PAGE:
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Kunz resigns in fit of candor

By Judith Pannebaker BCC Editor

Although she never served in an elected capacity, city resident Toni Kunz has for years been a tireless promoter of both the municipality and county. Most recently, she served as chairman of the city's planning and zoning commission and as a member of the economic development corporation.
That was until she resigned from both in a searing, "but-the-emperor-has-no-clothes" letter dated Dec. 3.
Interestingly, Kunz's reasons for stepping away from public service were eerily similar to those of the Courier for stepping away from covering city "goings on" for the last seven months.
In her resignation letter, Kunz wrote: "Thank you for the opportunity to serve my community; however, I am unable [to] continue to serve at the pleasure of a Council for which I have grown to have very little respect. For the sake of the residents of the City of Bandera, I hope you learn to support, instead of sabotage, those trying to rebuild this city that has been neglected and ignored for too long."
In a later email to the Courier, Kunz elaborated on her decision.
Reiterating that her resignation from volunteer positions with the City of Bandera had not been easy, Kunz also noted that through collaborative efforts, headway had actually been made in attempts to rebuild the city over the last two years.
However, Kunz indicated that "personal agendas of the current mayor and councilpersons" had recently sabotaged this headway.
"I am ashamed of how our elected officials conduct themselves daily and in an open forum," Kunz wrote on Friday, Dec. 11. "For instance, Councilman Jim Hannah appears to take pleasure in making slanderous and unsubstantiated remarks about city employees in open forum that affect their lives and careers - and the Mayor responds by saying, "That's just Jim."
Kunz also referenced a longtime criticism of city officials - their inability or unwillingness to enforce city ordinances across the board.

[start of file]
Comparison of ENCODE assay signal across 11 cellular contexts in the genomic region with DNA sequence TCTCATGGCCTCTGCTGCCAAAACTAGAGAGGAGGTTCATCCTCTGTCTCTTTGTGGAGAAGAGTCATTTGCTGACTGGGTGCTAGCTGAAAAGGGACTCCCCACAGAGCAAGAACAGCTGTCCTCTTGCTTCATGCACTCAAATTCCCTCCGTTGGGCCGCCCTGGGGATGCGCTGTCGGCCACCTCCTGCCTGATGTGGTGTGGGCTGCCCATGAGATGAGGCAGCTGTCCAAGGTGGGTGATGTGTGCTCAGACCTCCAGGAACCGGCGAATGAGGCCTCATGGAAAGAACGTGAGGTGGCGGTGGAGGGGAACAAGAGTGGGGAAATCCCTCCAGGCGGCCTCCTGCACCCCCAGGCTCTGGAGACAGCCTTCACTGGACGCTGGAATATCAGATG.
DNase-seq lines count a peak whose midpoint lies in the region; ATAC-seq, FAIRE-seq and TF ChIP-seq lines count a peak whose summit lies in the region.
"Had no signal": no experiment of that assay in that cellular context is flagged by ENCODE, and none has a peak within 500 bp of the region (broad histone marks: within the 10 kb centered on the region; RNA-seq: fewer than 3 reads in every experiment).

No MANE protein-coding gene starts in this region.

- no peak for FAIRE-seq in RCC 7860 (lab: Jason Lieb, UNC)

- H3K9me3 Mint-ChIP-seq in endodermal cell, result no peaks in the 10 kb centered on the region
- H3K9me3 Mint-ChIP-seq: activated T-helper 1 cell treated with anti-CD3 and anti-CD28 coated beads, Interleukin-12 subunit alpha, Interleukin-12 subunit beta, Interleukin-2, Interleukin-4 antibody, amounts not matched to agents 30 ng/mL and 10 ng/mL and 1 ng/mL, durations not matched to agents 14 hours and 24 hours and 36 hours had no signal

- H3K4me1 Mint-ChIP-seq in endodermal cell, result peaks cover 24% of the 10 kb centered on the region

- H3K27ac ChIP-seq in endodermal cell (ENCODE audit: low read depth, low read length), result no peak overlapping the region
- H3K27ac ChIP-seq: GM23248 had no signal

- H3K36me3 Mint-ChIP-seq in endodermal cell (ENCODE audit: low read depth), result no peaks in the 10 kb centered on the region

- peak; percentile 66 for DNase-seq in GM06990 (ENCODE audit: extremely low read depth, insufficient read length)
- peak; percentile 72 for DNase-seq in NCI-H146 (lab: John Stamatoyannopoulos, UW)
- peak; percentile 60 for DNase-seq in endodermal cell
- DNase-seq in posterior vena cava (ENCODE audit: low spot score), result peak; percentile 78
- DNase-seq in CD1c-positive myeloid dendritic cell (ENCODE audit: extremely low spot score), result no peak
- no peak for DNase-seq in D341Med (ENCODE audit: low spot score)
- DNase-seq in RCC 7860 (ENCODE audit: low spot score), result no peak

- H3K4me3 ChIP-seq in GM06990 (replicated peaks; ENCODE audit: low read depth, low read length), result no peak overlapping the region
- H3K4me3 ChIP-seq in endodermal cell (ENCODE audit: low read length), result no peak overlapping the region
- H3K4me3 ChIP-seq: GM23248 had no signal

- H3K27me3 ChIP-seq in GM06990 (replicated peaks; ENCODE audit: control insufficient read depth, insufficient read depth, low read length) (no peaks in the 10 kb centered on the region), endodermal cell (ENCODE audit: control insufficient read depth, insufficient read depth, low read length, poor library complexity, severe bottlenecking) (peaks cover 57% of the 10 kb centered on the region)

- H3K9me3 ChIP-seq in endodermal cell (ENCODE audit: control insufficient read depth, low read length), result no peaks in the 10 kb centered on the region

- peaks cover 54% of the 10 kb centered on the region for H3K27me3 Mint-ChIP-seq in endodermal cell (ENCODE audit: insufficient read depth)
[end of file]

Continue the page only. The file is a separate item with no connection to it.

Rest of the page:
"They act as if they have power to make up laws and ordinances as they go and they refuse to address situations that may become confrontational," Kunz wrote. As examples, she noted city officials "choose not to reprimand city employees or cite business owners who have volatile or headstrong personalities."
On the other hand she added, officials "don't have any problem reprimanding or citing individuals who are not likely to push back."
Former Councilman Glenn Clark, now a member of the economic development corporation, brought up that same point at the EDC meeting on Wednesday, Dec. 9. The agenda item in question was "Request for funding to repair-replace containers and-or funding for aesthetically pleasing fence enclosure at the City Yard and budget adjustment to City Council."
Speaking about the need to hide storage containers located at the Bandera City Yard on Cypress Street, Clark had asked, "Is [City Inspector Mike Armstrong] going to enforce ordinances covering eyesores in the middle of the city or just some of the ordinances or for just some of the people?"
Kunz indicated that previously Armstrong had asked P&Z what should be done about the containers, which, although prohibited by an ordinance, have proliferated throughout the city, including the yard. Apparently, P&Z members will recommend to city council either to modify the ordinance with a grandfather clause or make a unified decision on how to address current offenders, according to Kunz.
"[The city] hasn't had a code enforcement officer in quite some time. Like so many other things that have not been dealt with, it has become a bigger issue," Kunz said.
She continued, "Personally, I believe we need city personnel and elected officials that are knowledgeable and fair and do not waiver from situation to situation."
Kunz also emphasized, "Please know, my resignation is not acceptance that there is no hope we will get through this, it is merely a break." In an earlier interview, she said, "I'm not going away. I'm going to be around."